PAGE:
Tuning Your Own Piano. Why It’s A Bad Idea

1. Guitar tuners are not set up to tune the temperament of a piano.

Each piano’s temperament is tuned slightly different depending on the piano. Many pianos have different gages and lengths of strings, therefore what sounds in tune on one piano may not sound in tune on another. This is called inharmonicity. Professionals have very sophisticated piano tuning software, as well as aural tests, that calculate how to tune the temperament of each individual piano.

2. Tuning Stability

A piano’s tuning pin and string must be set, it must be secured by the tuner. A tuner will move the pin only as much as they must to get it to pitch, and then they will ensure that the pin stays put. If it is not done right, one fortissmo blow on the key and the note will pop out of tune. This is called tuning stability. It’s the last thing a piano tuner masters and for most tuners takes hundreds of piano tunings to get the hang of.

3. Time

When I first started tuning pianos it would take me 4 to 5 hours to do one piano, and it wouldn’t even sound that good. Professional tuners tune pianos in 1 – 2 hours time. The longer it takes, the more exhausted your ears get and the more precarious your tuning hammer precision becomes.

4. String Breaking

Piano wire in old pianos can be brittle and become prone to breaking. Should the string be adjusted too far sharp, it may snap. String replacement is another skill that takes practice to develop. A professional tuner will have the appropriate tools and skills to replace broken piano wire should a string break during tuning.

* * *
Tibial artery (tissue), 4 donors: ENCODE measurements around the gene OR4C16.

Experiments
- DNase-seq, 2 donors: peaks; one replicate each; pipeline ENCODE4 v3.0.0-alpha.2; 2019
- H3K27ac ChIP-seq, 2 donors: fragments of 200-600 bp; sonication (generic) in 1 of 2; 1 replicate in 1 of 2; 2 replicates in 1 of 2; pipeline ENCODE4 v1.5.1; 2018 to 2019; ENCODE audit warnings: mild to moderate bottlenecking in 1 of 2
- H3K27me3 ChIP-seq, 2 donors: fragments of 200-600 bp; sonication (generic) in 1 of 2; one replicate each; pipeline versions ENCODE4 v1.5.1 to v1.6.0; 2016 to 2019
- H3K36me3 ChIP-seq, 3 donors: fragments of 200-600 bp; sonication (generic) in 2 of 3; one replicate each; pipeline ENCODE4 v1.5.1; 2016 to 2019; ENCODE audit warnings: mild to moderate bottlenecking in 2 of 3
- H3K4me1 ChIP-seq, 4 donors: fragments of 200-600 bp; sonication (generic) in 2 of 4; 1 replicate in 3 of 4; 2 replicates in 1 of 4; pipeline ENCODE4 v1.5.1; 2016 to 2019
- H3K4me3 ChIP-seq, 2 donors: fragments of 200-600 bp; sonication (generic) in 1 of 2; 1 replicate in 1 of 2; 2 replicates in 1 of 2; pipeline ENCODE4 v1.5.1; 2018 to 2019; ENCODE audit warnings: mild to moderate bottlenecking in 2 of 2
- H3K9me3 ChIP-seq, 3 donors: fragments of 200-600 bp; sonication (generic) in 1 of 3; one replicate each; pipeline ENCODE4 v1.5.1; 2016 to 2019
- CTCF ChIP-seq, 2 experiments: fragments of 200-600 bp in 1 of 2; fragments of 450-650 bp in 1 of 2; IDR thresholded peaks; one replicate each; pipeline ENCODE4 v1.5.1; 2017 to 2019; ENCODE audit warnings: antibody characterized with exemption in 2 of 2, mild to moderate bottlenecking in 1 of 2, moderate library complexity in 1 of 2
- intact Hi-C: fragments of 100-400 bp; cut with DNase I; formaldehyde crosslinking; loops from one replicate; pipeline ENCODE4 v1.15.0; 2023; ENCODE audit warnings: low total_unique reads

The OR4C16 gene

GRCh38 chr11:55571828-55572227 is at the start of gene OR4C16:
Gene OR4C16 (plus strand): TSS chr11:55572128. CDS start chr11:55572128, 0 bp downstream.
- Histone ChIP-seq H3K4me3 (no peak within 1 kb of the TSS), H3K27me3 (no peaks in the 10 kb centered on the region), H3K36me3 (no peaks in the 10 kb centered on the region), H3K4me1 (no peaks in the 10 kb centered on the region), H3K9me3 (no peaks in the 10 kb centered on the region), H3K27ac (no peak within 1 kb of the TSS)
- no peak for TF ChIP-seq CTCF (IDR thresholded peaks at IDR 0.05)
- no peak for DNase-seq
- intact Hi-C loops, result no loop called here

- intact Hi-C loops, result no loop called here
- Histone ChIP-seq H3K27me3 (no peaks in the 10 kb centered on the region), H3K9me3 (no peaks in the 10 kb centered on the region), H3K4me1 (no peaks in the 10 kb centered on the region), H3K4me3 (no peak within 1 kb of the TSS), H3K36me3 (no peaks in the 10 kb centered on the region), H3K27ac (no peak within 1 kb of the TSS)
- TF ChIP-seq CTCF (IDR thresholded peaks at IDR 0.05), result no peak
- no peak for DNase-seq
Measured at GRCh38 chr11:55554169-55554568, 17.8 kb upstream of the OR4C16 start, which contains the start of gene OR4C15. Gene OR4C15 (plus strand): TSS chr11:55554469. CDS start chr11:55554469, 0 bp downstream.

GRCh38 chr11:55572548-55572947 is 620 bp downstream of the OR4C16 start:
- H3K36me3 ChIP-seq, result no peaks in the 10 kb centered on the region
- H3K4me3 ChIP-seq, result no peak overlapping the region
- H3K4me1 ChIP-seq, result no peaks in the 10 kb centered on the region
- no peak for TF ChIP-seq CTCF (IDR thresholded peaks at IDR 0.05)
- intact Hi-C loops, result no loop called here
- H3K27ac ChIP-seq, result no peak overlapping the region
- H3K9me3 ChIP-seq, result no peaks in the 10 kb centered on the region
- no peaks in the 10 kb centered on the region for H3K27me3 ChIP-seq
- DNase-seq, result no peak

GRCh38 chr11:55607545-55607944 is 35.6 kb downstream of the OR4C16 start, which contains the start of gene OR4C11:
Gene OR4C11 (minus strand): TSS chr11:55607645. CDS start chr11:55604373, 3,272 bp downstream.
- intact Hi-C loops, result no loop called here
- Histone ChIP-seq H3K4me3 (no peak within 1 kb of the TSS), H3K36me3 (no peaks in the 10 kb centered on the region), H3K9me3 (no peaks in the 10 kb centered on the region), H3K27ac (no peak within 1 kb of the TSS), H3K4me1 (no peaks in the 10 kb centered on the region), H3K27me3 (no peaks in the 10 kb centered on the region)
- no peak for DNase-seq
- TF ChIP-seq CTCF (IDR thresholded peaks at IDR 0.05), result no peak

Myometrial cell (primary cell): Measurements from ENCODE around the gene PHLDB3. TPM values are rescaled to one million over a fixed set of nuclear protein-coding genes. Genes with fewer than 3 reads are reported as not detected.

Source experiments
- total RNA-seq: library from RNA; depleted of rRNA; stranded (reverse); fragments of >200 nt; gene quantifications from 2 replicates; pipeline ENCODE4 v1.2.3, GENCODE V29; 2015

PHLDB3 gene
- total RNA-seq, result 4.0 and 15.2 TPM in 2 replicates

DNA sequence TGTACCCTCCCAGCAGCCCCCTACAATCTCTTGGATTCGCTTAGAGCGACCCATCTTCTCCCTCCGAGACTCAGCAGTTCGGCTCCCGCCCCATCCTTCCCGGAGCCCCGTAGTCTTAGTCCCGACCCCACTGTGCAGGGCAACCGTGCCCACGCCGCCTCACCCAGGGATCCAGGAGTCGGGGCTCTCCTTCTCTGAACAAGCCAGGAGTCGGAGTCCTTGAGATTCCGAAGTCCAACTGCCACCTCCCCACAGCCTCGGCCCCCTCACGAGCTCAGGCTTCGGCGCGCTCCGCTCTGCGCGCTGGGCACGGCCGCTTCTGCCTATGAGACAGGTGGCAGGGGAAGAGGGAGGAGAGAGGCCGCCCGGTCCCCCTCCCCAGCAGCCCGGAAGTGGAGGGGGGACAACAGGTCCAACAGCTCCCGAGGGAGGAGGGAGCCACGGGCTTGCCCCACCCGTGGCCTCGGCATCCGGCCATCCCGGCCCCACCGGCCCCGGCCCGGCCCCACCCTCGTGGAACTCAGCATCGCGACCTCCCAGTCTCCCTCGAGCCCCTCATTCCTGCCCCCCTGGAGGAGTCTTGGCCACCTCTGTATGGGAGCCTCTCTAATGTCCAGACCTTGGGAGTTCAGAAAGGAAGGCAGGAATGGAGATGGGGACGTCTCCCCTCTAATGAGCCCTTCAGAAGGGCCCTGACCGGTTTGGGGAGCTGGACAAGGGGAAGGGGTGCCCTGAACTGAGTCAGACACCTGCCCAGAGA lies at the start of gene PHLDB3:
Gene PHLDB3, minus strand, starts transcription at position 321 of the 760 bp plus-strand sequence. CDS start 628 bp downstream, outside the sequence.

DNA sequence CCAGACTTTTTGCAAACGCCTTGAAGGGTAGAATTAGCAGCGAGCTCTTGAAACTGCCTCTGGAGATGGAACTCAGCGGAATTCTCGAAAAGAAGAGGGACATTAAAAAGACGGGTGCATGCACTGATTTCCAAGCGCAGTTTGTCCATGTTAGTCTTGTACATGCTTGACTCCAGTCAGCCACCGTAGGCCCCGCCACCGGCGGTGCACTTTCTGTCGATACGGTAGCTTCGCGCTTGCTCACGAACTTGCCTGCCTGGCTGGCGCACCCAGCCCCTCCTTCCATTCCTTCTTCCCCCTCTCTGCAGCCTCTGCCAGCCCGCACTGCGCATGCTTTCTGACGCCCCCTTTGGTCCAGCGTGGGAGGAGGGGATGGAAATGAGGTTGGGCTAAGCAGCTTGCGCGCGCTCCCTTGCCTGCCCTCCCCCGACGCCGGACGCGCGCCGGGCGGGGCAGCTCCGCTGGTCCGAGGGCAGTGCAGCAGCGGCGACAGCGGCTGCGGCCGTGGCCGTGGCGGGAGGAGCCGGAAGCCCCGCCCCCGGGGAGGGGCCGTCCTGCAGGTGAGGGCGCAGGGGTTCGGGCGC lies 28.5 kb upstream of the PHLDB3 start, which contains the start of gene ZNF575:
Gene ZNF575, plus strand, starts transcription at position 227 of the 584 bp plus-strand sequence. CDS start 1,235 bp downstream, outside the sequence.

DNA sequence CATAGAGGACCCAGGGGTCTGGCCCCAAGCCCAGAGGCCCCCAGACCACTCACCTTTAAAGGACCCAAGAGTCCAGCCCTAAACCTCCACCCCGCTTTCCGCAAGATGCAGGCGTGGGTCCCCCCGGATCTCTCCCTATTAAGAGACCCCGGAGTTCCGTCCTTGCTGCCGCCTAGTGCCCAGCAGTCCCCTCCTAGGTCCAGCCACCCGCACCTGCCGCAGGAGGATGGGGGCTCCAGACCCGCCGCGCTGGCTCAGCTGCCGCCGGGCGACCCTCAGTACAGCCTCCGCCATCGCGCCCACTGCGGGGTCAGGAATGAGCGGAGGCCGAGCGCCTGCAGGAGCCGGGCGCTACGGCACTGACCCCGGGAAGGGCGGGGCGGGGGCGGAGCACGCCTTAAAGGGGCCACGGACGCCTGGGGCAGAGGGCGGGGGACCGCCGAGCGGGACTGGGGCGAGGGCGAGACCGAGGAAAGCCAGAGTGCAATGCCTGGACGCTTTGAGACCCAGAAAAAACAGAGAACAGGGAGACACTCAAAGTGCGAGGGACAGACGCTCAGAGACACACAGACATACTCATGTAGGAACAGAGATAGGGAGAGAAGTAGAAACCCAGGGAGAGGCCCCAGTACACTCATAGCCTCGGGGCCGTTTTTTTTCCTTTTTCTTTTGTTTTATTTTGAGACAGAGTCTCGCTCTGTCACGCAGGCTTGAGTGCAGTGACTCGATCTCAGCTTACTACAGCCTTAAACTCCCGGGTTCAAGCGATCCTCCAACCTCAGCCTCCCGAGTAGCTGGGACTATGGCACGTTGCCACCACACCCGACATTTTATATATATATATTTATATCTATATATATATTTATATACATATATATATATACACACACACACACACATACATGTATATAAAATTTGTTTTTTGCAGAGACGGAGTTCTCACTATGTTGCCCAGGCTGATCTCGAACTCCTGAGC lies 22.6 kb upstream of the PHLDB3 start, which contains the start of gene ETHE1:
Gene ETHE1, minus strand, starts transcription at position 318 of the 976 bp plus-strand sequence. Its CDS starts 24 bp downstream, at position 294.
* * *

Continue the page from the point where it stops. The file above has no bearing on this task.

5. Pitch Raise

If you are considering tuning your own piano, it is probable that the piano is nothing close to A=440Hz. Most pianos require yearly tuning, and if it’s been over 3 years, I recommend a pitch raise. A professional tuner will perform a pitch raise in which the piano is tuned very quickly to get it up to A4=440Hz. They will then do a second pass tuning, the fine tuning, which will provide clean unisons and octaves.


If you really are interested in keeping your own piano in tune, buy the necessary tools and do maintenance tuning in between the times your tuner comes. You may hear a unison that has gone out, or a single octave. Simply tuning one or two notes that have gone out, to ensure the tuning lasts longer, can make all the difference to your enjoyment in playing your piano.

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